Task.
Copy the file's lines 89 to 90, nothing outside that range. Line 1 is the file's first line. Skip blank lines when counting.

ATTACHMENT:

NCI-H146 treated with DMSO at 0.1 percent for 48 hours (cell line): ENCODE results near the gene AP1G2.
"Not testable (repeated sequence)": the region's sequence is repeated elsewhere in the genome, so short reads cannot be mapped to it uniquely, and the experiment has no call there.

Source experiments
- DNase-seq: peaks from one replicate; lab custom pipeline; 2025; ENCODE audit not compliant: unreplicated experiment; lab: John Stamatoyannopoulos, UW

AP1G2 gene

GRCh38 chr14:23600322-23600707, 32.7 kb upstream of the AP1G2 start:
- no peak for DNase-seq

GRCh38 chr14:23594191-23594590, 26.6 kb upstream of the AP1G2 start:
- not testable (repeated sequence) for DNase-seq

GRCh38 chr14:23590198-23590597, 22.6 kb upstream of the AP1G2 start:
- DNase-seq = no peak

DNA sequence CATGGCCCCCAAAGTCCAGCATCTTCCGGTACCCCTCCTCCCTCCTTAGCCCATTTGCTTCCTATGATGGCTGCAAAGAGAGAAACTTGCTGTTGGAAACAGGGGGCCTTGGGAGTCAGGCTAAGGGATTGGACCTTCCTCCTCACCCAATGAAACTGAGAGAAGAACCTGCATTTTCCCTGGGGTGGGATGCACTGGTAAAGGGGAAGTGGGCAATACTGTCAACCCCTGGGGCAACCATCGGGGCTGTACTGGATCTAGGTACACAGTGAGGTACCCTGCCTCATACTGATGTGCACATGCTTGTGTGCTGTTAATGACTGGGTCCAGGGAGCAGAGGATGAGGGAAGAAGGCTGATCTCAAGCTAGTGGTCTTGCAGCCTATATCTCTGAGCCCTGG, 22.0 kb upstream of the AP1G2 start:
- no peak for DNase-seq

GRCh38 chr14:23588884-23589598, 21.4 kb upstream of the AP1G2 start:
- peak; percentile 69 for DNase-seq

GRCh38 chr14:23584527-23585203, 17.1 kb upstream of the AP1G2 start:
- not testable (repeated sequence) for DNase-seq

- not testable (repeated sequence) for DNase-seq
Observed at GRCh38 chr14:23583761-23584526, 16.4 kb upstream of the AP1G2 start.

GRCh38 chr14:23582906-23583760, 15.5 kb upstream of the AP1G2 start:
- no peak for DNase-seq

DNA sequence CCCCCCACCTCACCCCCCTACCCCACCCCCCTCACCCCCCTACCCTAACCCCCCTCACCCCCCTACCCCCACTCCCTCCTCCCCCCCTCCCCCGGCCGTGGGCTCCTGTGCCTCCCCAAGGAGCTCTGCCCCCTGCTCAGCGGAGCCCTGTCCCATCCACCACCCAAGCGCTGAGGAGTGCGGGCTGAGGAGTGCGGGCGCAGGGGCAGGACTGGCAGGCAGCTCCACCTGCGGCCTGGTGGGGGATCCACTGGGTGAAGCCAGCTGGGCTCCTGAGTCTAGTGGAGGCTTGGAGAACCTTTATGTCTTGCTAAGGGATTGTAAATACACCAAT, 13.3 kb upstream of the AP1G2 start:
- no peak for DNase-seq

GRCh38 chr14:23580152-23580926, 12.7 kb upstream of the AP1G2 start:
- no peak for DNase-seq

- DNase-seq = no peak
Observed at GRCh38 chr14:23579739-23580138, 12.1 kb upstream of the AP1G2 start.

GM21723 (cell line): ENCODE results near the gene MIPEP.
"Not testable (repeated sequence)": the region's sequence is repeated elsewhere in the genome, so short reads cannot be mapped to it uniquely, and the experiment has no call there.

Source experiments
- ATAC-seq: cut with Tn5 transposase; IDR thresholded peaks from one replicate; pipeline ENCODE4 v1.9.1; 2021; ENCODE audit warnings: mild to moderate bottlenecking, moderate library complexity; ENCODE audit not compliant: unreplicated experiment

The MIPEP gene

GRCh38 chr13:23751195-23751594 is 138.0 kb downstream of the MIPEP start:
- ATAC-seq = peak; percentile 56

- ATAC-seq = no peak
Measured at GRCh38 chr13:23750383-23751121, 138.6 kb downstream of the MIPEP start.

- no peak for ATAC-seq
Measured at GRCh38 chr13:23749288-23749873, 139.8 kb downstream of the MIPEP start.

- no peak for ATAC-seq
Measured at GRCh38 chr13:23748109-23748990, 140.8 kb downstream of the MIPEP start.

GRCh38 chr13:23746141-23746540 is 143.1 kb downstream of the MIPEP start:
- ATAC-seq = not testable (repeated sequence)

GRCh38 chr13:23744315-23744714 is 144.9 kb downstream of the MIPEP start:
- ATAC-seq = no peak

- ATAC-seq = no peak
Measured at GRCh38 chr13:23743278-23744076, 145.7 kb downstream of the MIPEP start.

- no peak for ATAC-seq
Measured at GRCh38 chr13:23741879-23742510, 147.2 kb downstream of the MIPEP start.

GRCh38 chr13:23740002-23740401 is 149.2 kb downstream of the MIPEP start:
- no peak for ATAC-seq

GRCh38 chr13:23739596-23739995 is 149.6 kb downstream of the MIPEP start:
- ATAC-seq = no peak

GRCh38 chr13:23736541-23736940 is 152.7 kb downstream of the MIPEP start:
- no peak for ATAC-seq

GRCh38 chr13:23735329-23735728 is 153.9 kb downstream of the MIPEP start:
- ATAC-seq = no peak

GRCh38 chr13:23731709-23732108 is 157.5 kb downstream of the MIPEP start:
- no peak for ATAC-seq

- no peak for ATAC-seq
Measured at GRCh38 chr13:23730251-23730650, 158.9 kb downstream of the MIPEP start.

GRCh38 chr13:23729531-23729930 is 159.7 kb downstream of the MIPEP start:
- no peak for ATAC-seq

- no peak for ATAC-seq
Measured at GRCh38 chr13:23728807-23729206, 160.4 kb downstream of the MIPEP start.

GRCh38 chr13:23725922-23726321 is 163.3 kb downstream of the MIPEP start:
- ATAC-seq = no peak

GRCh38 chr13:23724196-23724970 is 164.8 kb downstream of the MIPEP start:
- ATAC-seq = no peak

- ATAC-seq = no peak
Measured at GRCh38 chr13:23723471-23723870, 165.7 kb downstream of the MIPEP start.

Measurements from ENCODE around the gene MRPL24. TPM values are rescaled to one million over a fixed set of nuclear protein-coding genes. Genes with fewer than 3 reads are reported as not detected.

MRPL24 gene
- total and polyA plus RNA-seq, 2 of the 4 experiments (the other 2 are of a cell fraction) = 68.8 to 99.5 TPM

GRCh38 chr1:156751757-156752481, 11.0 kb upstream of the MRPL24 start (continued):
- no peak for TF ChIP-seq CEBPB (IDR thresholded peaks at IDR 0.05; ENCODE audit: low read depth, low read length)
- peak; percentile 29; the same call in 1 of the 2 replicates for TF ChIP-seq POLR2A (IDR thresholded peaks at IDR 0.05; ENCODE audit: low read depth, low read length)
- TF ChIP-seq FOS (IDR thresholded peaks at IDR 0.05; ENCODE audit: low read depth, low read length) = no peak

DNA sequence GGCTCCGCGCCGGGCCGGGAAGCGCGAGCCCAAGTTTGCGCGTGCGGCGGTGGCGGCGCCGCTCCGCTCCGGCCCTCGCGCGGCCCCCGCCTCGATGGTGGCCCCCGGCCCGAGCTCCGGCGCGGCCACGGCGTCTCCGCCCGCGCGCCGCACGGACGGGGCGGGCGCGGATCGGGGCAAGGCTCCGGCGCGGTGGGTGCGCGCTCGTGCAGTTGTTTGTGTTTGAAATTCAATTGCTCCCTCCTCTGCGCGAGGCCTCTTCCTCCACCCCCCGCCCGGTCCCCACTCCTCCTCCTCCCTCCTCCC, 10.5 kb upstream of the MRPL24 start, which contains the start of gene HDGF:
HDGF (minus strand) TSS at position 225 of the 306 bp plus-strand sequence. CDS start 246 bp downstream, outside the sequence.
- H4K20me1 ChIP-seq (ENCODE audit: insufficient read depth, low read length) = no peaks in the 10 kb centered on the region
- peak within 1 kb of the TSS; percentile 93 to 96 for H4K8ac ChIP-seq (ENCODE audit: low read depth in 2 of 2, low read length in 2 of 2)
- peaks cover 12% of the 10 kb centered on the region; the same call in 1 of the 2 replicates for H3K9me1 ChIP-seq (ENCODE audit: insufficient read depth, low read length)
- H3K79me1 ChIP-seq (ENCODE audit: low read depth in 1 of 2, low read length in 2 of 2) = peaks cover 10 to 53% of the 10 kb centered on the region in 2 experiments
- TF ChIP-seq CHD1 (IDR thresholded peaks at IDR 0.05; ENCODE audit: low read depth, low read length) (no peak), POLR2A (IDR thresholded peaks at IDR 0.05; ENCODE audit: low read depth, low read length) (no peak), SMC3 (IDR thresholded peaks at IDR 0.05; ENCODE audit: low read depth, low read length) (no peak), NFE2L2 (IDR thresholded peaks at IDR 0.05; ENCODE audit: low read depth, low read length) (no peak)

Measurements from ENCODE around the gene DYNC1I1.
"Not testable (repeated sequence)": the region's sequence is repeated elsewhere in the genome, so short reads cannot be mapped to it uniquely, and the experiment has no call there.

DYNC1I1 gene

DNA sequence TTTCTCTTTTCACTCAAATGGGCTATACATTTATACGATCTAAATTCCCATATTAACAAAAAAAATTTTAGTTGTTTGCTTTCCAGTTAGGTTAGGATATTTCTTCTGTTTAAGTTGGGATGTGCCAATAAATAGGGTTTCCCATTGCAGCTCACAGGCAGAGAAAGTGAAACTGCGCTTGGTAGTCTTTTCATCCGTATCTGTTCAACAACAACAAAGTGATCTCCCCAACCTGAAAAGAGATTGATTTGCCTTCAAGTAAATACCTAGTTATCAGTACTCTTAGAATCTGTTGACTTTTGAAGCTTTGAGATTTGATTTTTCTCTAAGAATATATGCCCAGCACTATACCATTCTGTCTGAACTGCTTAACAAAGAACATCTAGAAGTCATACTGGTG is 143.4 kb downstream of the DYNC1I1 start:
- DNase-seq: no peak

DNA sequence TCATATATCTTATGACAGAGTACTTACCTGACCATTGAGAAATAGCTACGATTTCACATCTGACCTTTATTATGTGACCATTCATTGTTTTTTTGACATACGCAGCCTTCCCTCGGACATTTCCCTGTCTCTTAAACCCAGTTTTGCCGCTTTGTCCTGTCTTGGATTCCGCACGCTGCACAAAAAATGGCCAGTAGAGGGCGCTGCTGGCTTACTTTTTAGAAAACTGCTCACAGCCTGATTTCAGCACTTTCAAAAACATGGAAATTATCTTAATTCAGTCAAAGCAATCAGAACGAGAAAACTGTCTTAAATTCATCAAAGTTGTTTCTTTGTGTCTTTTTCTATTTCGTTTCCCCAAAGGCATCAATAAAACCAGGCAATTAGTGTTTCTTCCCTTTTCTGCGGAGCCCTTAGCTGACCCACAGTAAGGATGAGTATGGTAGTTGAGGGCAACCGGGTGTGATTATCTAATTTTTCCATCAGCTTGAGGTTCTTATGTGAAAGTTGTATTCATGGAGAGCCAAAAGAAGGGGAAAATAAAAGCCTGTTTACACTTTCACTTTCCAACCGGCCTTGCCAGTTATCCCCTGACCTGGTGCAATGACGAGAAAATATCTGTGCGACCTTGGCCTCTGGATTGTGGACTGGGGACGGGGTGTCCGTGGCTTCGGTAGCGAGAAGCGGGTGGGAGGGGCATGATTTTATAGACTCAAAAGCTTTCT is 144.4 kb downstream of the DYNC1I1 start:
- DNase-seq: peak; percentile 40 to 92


- DNase-seq: no peak

DNA sequence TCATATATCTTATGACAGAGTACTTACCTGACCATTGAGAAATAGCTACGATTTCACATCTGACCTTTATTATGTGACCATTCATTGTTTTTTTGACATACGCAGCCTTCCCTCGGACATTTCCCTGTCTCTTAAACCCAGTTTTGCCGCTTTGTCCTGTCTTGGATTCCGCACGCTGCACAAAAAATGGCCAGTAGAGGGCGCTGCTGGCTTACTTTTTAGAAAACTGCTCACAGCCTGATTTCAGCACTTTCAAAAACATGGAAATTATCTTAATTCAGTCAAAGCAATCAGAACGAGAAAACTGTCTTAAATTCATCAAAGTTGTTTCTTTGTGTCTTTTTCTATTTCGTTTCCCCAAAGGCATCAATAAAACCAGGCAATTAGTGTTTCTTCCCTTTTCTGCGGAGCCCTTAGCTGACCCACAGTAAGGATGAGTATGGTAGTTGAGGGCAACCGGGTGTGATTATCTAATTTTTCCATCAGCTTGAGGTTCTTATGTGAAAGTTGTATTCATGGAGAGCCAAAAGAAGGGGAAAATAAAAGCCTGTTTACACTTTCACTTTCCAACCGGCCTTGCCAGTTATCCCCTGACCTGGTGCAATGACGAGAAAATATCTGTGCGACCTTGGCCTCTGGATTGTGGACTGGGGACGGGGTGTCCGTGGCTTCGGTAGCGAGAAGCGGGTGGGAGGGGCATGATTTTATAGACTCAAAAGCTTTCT is 144.4 kb downstream of the DYNC1I1 start: